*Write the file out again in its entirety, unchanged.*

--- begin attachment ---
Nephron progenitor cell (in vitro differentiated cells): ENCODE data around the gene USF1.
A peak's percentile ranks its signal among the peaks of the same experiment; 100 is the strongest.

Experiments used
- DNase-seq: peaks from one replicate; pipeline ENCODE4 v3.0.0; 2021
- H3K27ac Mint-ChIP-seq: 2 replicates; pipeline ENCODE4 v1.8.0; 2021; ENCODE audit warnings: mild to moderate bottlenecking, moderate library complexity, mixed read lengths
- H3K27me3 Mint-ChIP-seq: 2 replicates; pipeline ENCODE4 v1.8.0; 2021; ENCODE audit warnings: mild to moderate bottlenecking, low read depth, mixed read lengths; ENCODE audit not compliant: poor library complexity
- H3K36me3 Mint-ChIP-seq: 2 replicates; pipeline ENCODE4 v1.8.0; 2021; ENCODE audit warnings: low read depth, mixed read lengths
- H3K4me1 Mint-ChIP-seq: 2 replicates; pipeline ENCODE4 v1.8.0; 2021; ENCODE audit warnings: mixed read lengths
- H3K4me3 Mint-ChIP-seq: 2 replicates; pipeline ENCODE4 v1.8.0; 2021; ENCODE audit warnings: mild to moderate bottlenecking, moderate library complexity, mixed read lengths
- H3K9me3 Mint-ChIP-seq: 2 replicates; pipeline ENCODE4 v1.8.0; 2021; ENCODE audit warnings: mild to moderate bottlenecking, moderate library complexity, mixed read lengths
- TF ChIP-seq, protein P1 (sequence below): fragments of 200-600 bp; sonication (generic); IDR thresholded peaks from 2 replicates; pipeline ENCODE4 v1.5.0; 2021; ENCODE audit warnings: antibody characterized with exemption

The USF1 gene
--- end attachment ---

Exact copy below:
Nephron progenitor cell (in vitro differentiated cells): ENCODE data around the gene USF1.
A peak's percentile ranks its signal among the peaks of the same experiment; 100 is the strongest.

Experiments used
- DNase-seq: peaks from one replicate; pipeline ENCODE4 v3.0.0; 2021
- H3K27ac Mint-ChIP-seq: 2 replicates; pipeline ENCODE4 v1.8.0; 2021; ENCODE audit warnings: mild to moderate bottlenecking, moderate library complexity, mixed read lengths
- H3K27me3 Mint-ChIP-seq: 2 replicates; pipeline ENCODE4 v1.8.0; 2021; ENCODE audit warnings: mild to moderate bottlenecking, low read depth, mixed read lengths; ENCODE audit not compliant: poor library complexity
- H3K36me3 Mint-ChIP-seq: 2 replicates; pipeline ENCODE4 v1.8.0; 2021; ENCODE audit warnings: low read depth, mixed read lengths
- H3K4me1 Mint-ChIP-seq: 2 replicates; pipeline ENCODE4 v1.8.0; 2021; ENCODE audit warnings: mixed read lengths
- H3K4me3 Mint-ChIP-seq: 2 replicates; pipeline ENCODE4 v1.8.0; 2021; ENCODE audit warnings: mild to moderate bottlenecking, moderate library complexity, mixed read lengths
- H3K9me3 Mint-ChIP-seq: 2 replicates; pipeline ENCODE4 v1.8.0; 2021; ENCODE audit warnings: mild to moderate bottlenecking, moderate library complexity, mixed read lengths
- TF ChIP-seq, protein P1 (sequence below): fragments of 200-600 bp; sonication (generic); IDR thresholded peaks from 2 replicates; pipeline ENCODE4 v1.5.0; 2021; ENCODE audit warnings: antibody characterized with exemption

The USF1 gene